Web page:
Poor Tim Westergren. The executive responsible for creating Pandora Media Inc. as an internet-era radio station could have been on top of the world right now.
Instead, investors greeted Westergren’s return to the CEO post last year by driving down Pandora’s stock price by 12 percent. And Monday, after Recode reported Westergren is about to step down as CEO, shares traded as much as 5 percent higher.
It didn’t have to be this way for Westergren. Pandora is the company that did everything wrong. And that left the co-founder with little power to reverse Pandora’s fortunes, and perhaps few friends on the board.
The litany of missteps at Pandora started with the years Westergren and the company spent antagonizing the major record companies over what Pandora should pay for the rights to play songs. It wasn’t unusual for record labels to be at war with music-related technology companies — just ask Napster.
But Pandora’s stance drove the music companies to embrace rival digital music companies such as Spotify. The labels feuded with Spotify, too, but Pandora should have made nice with the music industry powers while it had leverage as the biggest dog on the digital music block. Now it’s not. Spotify, Apple Music, YouTube and even Amazon have become important players in digital music. Pandora is too weak to be a priority to the record labels.
Pandora also limited its option by burning cash for years. Some of that was due to spending more than half of its revenue in fees to the music labels and other parties. The same financial dynamics have helped make Spotify unprofitable. But Pandora contributed to its financial problems with its own missteps such as a trio of ill-advised 2015 acquisitions: concert ticket company Ticketfly, Next Big Sound and the remnants of failed music service Rdio.
Pandora justified the $335 million cash-and-stock Ticketfly acquisition by saying it would be able to identify people listening to Imagine Dragons songs on Pandora and pitch them on tickets to the band’s next concert. Next Big Sound was supposed to give musicians information on their digital fans. Rdio was billed as the foundation for Pandora’s new kind of music service akin to Spotify, which lets people pick each song; Pandora is more like a radio station in that the company selected the songs.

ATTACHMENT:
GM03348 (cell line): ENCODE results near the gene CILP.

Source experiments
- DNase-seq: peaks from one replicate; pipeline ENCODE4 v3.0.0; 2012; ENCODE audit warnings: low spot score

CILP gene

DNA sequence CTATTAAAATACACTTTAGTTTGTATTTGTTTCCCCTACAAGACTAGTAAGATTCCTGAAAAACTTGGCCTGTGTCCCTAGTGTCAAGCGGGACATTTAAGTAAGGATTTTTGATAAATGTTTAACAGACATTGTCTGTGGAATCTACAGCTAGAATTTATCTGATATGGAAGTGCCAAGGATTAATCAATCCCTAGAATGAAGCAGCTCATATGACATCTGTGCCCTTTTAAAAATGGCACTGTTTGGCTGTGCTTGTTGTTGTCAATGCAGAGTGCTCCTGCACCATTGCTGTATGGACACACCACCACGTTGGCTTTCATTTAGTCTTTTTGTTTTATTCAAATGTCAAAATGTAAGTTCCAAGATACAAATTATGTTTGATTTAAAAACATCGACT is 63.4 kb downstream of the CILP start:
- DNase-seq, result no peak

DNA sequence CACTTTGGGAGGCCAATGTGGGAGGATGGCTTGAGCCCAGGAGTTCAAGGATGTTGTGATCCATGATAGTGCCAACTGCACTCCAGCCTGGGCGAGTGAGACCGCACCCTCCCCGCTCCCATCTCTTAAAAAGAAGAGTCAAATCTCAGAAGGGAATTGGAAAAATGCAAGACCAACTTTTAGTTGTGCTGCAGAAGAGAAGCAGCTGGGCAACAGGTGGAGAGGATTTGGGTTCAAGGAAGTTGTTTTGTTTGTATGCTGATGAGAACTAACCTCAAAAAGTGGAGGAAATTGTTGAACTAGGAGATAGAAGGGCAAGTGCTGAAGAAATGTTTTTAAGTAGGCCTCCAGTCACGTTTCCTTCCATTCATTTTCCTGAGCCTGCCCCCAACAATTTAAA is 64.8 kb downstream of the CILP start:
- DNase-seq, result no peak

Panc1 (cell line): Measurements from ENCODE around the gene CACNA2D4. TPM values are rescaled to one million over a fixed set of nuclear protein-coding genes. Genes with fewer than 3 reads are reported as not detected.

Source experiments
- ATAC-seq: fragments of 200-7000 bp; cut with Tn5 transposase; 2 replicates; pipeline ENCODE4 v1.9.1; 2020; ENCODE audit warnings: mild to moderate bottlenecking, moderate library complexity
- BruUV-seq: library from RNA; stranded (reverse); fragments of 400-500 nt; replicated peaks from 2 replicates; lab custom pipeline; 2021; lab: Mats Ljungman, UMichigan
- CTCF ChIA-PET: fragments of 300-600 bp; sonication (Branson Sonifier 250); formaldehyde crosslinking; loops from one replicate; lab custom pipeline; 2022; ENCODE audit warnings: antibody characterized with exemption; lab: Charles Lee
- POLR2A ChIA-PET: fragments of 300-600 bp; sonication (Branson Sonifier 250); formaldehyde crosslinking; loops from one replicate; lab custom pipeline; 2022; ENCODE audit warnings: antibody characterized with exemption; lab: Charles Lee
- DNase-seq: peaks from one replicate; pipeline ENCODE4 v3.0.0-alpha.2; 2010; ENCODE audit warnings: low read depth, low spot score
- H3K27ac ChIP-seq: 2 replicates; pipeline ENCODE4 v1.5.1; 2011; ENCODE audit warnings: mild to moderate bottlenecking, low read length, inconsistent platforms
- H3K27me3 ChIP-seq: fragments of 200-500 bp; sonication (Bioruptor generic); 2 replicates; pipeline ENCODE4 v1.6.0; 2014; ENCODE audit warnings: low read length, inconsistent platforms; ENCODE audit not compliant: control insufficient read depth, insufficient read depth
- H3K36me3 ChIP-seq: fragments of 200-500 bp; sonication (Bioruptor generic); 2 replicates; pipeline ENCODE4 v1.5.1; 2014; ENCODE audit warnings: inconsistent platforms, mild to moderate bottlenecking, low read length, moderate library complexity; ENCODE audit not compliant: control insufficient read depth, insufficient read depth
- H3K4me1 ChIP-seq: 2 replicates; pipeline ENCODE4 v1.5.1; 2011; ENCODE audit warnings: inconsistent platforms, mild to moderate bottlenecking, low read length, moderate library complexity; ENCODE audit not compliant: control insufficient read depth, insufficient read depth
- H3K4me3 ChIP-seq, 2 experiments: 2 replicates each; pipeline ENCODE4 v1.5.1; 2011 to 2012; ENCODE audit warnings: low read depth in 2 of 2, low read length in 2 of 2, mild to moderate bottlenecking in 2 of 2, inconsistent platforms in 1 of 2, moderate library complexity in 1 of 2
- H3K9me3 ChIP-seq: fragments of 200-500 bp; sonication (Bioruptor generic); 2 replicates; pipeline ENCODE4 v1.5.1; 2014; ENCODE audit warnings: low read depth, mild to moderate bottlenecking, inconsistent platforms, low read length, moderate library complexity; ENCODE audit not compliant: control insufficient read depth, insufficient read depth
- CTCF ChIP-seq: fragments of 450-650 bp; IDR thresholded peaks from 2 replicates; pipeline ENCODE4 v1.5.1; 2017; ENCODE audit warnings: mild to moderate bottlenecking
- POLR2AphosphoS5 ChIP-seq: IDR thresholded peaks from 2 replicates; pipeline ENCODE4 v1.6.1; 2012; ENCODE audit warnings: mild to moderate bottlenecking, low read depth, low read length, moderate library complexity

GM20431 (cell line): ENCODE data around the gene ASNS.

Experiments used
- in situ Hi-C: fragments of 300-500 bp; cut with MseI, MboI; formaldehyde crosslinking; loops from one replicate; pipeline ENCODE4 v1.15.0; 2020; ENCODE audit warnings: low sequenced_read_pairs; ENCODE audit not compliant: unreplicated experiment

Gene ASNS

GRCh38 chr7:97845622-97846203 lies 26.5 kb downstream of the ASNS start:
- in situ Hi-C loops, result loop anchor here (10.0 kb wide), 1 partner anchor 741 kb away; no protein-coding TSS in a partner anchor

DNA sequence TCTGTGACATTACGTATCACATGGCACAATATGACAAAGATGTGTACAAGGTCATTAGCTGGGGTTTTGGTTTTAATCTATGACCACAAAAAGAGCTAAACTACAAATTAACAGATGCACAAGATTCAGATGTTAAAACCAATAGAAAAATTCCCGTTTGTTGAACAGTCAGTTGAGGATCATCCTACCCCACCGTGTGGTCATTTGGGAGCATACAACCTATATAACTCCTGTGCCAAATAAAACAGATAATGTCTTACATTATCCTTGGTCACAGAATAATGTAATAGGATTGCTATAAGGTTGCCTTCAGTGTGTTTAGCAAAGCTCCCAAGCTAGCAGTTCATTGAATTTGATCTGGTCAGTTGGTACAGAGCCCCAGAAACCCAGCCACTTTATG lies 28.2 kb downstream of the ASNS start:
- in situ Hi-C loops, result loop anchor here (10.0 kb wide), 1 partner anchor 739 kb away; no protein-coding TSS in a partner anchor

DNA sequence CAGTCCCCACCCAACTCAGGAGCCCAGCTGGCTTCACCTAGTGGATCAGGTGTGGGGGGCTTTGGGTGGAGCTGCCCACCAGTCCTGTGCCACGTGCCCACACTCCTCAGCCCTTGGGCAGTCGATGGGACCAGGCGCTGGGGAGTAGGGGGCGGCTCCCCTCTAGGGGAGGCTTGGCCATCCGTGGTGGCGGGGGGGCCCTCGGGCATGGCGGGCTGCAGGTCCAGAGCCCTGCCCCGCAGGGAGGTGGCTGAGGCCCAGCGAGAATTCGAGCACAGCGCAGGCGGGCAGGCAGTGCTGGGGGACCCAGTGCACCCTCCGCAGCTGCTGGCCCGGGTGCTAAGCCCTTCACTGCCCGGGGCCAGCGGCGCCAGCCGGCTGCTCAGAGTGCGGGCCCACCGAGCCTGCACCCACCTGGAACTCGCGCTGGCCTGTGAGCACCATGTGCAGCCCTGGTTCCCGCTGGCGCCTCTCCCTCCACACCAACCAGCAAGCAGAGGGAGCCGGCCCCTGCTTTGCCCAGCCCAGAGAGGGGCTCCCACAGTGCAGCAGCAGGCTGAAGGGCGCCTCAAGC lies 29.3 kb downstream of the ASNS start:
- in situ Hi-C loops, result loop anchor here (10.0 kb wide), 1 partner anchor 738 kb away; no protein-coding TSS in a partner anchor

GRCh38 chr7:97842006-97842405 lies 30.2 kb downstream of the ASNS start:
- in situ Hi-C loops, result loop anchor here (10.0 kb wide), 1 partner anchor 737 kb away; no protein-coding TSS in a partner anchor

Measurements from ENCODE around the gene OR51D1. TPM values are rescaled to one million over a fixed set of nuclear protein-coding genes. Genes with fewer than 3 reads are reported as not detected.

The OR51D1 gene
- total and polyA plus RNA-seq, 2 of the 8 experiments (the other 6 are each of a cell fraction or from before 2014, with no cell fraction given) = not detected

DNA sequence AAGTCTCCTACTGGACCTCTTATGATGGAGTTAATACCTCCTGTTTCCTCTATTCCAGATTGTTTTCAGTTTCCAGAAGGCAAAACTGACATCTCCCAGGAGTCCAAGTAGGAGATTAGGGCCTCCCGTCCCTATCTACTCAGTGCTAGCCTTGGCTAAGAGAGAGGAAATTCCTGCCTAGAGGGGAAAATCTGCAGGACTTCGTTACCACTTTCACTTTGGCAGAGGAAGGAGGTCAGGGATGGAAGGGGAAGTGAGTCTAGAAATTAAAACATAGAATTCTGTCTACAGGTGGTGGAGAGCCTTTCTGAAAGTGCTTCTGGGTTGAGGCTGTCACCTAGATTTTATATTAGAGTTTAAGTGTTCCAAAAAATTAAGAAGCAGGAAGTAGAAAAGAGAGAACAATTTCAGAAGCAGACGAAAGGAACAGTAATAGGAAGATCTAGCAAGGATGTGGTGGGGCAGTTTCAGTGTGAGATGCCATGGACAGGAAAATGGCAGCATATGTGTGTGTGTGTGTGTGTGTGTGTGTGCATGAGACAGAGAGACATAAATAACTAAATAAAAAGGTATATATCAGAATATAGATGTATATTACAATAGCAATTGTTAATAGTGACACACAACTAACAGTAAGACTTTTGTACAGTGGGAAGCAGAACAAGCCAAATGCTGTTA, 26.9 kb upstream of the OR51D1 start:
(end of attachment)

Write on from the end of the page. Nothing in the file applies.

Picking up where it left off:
The strategies sounded valid on paper, but Pandora couldn’t afford the deal costs or the distraction of new businesses when its old one wasn’t doing so hot. The company had negative free cash flow — that is operating cash minus spending on capital projects — of more than $241 million last year. And that wasn’t unusual. Pandora has posted negative free cash flow in 10 out of the last 13 quarters, according to Bloomberg data.
The financial weakness and its on-and-off flirtation with a sale finally caught up with Pandora. Westergren was forced earlier this month into an embarrassing capitulation to John Malone’s Sirius XM Holdings Inc., which outmaneuvered Pandora with an agreement to buy 19 percent of the company at a typically Malone-like good deal (for him). Sirius plans to take command of one-third of Pandora’s board seats and inject a much-needed $480 million into Pandora. The company also struck a deal to sell Ticketfly for far less than it paid, or $200 million.
Sirius is an awkward new part-owner for Pandora. Sirius Chairman Greg Maffei had done everything possible to needle Pandora and drive down its stock price. It worked. The company’s shares are 47 percent lower than the $16 at which Pandora went public in 2011. And then Pandora needed its biggest bully to rescue it. It’s not clear whether Westergren may be stepping down because he disagrees with Liberty’s plans for Pandora, or Liberty wanted him out or for some other reason.
BTIG Research analyst Brandon Ross has suggested what sounds like the best option for Pandora now: Sirius should combine Pandora with its satellite radio service plus the Live Nation concert management company and Ticketmaster — both part of Malone’s stable of assets. For sure, such a combination is no sure thing and Pandora’s stockholders wouldn’t necessarily benefit from the tie-up. But this would be the best outcome for the mess Pandora made.
When Westergren returned as CEO after more than a decade away, he was defiant that he and his team were the best people to run Pandora. That wasn’t true. With and without Westergren as boss, Pandora botched every opportunity. And now Westergren’s baby is at the mercy of what Maffei and Malone want. That’s fitting. It’s time to let someone else take Pandora’s controls.
This column does not necessarily reflect the opinion of Bloomberg LP and its owners.
To contact the author of this story:
Shira Ovide in New York at [email protected]
To contact the editor responsible for this story:
Daniel Niemi at [email protected]